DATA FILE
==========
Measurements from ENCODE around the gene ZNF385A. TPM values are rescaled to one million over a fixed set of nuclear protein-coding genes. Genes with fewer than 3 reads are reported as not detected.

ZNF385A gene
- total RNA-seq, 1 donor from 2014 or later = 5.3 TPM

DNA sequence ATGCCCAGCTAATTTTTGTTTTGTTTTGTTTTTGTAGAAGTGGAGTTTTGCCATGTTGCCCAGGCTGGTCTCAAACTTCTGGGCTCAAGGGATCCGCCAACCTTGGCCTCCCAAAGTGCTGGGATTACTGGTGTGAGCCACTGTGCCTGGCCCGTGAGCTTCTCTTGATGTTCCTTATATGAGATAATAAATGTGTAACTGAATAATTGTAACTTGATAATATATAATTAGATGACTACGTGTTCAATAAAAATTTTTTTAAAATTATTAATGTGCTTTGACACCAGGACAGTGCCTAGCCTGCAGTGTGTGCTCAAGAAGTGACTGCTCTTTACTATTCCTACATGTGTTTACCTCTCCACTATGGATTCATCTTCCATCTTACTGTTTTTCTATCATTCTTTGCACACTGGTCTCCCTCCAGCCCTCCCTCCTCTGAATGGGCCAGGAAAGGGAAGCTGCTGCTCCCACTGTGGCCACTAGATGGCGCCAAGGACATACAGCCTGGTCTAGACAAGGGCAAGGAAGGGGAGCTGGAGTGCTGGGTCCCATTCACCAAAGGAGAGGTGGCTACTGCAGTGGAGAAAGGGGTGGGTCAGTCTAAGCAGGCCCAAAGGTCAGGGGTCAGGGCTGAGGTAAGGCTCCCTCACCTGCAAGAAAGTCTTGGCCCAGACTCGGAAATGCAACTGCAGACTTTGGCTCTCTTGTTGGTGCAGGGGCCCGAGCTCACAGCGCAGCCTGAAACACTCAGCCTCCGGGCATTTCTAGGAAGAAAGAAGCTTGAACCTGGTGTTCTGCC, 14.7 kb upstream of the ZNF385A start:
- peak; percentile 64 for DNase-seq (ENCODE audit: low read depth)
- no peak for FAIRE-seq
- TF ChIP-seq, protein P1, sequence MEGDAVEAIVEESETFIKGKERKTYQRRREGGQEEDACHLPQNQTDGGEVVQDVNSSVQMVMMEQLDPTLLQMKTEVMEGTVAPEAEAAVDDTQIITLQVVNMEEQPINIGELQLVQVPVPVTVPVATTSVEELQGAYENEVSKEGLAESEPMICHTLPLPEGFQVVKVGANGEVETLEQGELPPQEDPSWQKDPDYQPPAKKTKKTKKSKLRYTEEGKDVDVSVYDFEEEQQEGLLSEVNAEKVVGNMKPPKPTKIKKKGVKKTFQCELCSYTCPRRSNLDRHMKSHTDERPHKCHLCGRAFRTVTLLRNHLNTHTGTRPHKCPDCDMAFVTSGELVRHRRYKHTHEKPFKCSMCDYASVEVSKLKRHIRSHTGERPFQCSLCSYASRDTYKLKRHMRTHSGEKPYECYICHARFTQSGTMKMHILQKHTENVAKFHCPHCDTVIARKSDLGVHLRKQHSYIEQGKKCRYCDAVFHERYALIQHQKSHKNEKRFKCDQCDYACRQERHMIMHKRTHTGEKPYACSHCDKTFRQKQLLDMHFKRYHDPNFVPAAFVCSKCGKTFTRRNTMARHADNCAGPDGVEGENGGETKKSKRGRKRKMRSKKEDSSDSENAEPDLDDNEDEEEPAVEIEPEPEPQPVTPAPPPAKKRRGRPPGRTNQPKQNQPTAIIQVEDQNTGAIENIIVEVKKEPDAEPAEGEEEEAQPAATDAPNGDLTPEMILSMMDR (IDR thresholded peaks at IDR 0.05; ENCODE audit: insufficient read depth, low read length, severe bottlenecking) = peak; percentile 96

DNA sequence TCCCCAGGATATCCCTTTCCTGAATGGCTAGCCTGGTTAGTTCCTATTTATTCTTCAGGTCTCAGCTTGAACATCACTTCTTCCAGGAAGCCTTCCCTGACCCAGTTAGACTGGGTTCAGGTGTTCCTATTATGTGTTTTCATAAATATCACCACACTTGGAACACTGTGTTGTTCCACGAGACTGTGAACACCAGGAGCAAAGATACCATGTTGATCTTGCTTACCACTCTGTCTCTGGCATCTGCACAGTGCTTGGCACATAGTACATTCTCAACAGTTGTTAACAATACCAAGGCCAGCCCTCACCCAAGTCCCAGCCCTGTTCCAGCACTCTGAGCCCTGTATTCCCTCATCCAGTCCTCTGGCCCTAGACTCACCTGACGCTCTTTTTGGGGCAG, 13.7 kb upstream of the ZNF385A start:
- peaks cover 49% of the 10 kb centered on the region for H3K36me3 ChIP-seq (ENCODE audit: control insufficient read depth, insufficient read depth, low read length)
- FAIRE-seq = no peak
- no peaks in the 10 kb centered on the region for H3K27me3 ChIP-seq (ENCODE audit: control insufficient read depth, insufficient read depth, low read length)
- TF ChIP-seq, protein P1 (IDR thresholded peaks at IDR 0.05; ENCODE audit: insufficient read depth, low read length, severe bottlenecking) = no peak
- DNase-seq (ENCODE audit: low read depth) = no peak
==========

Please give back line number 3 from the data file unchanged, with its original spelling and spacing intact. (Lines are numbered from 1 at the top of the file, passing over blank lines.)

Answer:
- total RNA-seq, 1 donor from 2014 or later = 5.3 TPM